Early results suggest that just less than half (41.6 per cent) of Anglo American shareholders voted down the remuneration report.
Last week, ShareSoc urged shareholders to shoot down the chief executive Mark Cutifani's £3.4m pay packet.
The miner also revealed that it would be reassessing its pay policy for 2017:
"We will be consulting our shareholders over remuneration policy, for a fresh vote in 2017." – Parker #AngloAmericanAGM
— Anglo American (@AngloAmerican) April 21, 2016
Earlier on today, investor group Hermes revealed it would not be backing the pay deal this year, in part because of concerns related to a high level of shares issued under the long-term incentive plan.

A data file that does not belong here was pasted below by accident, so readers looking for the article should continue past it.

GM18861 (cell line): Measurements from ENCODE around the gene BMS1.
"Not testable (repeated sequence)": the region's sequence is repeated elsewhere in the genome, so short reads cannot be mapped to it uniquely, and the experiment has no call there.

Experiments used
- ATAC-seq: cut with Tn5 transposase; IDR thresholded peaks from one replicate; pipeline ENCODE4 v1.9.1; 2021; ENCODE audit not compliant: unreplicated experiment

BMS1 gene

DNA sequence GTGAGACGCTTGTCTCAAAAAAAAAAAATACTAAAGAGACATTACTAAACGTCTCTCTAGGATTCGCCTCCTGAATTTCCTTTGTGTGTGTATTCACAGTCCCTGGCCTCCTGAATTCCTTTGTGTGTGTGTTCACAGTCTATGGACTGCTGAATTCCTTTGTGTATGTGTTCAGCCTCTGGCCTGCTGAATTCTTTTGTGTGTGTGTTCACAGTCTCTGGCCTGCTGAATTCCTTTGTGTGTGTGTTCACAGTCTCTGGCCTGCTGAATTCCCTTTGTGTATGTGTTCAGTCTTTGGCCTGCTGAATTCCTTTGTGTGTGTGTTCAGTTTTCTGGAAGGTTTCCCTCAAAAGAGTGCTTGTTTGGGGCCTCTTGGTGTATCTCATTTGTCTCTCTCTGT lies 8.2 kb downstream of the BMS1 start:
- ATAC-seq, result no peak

"[The shares reward] is roughly triple the number of prior years, as it is calculated by dividing the salary of each director by the prevailing share price, which was particularly low at the time of the award following a sharp fall over the year," said Bruce Duguid, director at Hermes EOS. "In the light of the value creation experienced by long term owners in recent years, we are concerned about the resulting potential future reward to directors."
This morning, Anglo American released quarterly results for the three months ending March 2016, which revealed a 10 per cent drop in diamond production and a 27 per cent drop in iron ore production from Kumba, although iron ore production from Minas-Rio and platinum production had increased.
Many chief executives have probably felt like they are walking on eggshells during this AGM season. Last Thursday, BP shareholders voted down chief executive Bob Dudley's near $20m pay packet.
However, Centrica chief executive Iain Conn probably gave a sign or two of relief on Monday, after shareholders gave the thumbs up to his £3m reward deal.